How do US schools view Canadian curriculum?

<p>In our school, whoever gets an average of 80%+ is considered getting a 4.0 GPA. Does that mean that an 80% in Canada is equivalent to a 90% in US? Is it true that Canadian curriculum is more difficult?</p>

<p>from what i have been told (by american coaches), the canadian schooling system is held in VERY high regard when it comes to the USA..... </p>

<p>i was told that an average of 95% from a canadian highschool (a decent one, that is) is worth OVER 100% at a good american school </p>

<p>obv, slight exaggeration since its impossible to get over 100%, but you get the point</p>

<p>and it isnt necessarily more difficult, but it is perceived that way. our university level courses are our version of american AP classes, and our AP classes are actual UNIVERSITY classes...</p>

<p>It is true that US schools add a few percent when looking at GPA from a canadian school, but the true reason is not because we have hard schooling, but because most of our schools lack a weighting system (no weighted GPA). Since american schools have weighted GPA, unis add a few percent when comparing applicants. But usually it doesn't really matter because you get compared to applicants from your own country.</p>

<p>In canada, a 4.0 GPA consists of straight A's.</p>

<p>First, there is no "Canadian" curriculum. I assume you're talking about Ontario's.</p>

<p>Secondly, admissions offices (like here at Harvard, for instance) do not make province-wide generalizations about what certain grades mean. They will obviously hold an 80% average at UCC in higher regard than an 80% at no-name public school in Northern Ontario. You can expect that admissions officers at universities that receive a high number of Canadian applications will be able to make even finer distinctions between schools. In any case, they will use your class rank, essays and SAT scores to compare you to other applicants. I cannot stress enough the importance of the essays: you can have a 100% average and they won't accept you if can't write.</p>

<p>But what if the high school doesn't rank?</p>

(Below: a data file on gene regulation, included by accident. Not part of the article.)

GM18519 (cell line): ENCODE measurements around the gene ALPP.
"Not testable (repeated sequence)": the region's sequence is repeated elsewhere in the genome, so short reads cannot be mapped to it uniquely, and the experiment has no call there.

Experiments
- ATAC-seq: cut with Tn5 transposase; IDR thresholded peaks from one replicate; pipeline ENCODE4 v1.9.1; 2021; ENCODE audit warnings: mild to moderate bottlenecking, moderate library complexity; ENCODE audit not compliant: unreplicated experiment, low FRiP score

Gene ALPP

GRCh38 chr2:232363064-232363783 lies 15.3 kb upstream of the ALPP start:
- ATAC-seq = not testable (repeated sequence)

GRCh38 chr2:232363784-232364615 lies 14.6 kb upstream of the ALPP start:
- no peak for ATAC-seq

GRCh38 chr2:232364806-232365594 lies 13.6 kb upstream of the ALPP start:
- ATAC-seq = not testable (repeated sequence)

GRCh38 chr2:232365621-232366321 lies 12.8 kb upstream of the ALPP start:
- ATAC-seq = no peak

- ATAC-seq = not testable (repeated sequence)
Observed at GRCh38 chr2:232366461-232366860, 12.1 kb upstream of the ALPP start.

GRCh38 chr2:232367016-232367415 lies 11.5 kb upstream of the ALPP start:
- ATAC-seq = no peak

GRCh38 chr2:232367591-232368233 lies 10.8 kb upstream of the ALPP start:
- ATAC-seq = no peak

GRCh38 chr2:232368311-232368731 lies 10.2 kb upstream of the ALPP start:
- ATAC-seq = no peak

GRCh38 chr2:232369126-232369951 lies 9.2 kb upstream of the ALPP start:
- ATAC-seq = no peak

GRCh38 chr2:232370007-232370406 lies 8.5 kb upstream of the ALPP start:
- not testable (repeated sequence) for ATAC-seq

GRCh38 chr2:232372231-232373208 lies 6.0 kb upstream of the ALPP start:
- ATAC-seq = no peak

<p>^well, they can't hold it against you in any way, but it may hurt a bit since it's one less qualitative aspect from your app. that they can't use. But, I assume just getting a good average is enough if you have good SAT scores to back it up.</p>

<p>I think it's different from province to province.</p>

<p>According to my friend in Ontario, the curriculum is pretty easy because lots of people get in the 90s, but here in my school in Alberta, it's very difficult to get past the 90s. Only 1 or 2 students have 80s in the classes.</p>

<p>I was looking at the curriculum for AP Chemistry a few weeks ago and found it interesting that it was almost exactly the same as the Ontario Grade 12 Chemistry curriculum (at my school at least). The only difference is that in AP you learn electrochemistry, whereas my teacher skipped that unit; there was a chapter on it somewhere in the textbook.</p>

<p>If you take chemistry, physics, and biology all the way up to Grade 12, then you've basically taken 4 years of every science, unlike many kids in the States. We're WAY ahead when it comes to the sciences.</p>

<p>^But we are probably behind when it comes to math?</p>

<p>I would just guess based on my experience that they hold our good students in high regard. A good rule of thumb I've found is that an average Cdn student is equivalent to an above-average US student.</p>

<p>bb</p>

<p>^What experience triggered you to come up with this conclusion?</p>

<p>Having met students from "upper echelon" schools in the states at various conferences and judging their level of intelligences and know-how against Canadian students from "average" schools is how I based that response. Any other questions?</p>

<p>^At least you have a very high opinion of your own judgement. Do you have any stats to support it?</p>

<p>I wouldnt quite word it like that, but I tend to agree with BlueBoy. Ive been told by numerous Canadian and American colleges that having a very high average from good Canadian highschool is held in high regard, akin to getting nearly perfect at a great (and often private) highschool in the USA</p>

<p>If you excel in your own high school, that is what matters. Also, yes, Canadian grades are bumped up a little bit in the admissions process, I believe.</p>

<p>I personally know a few people who were excepted to Ivy universities from Canada, and their ECs and grades were inferior to the average accepted American applicant.</p>

<p>I took chemistry ib sl in a highly ranked Canadian high school and the topics we had to know for the ib exam were pretty broad and general compared to the final exams administered by Alberta education. For these final exams, we were required to know specific concepts that were more difficult than the concepts learned in the ib curriculum (note that ap and ib are nearly equivalent). In addition to this, we were taught university concepts in both my grade 11 and 12 biology honor classes, and these concepts were more difficult than the higher level ib curriculum (equivalent of AP). Therefore, I would have to agree with the fact that alberta's science curriculum at least, is considered very highly. On top of this, despite my substandard grades in both biology and chemistry (85ish) I was able to get into Northeastern's pharmacy program, where I believe, most of my classmates had 90+ in both chemistry and biology.</p>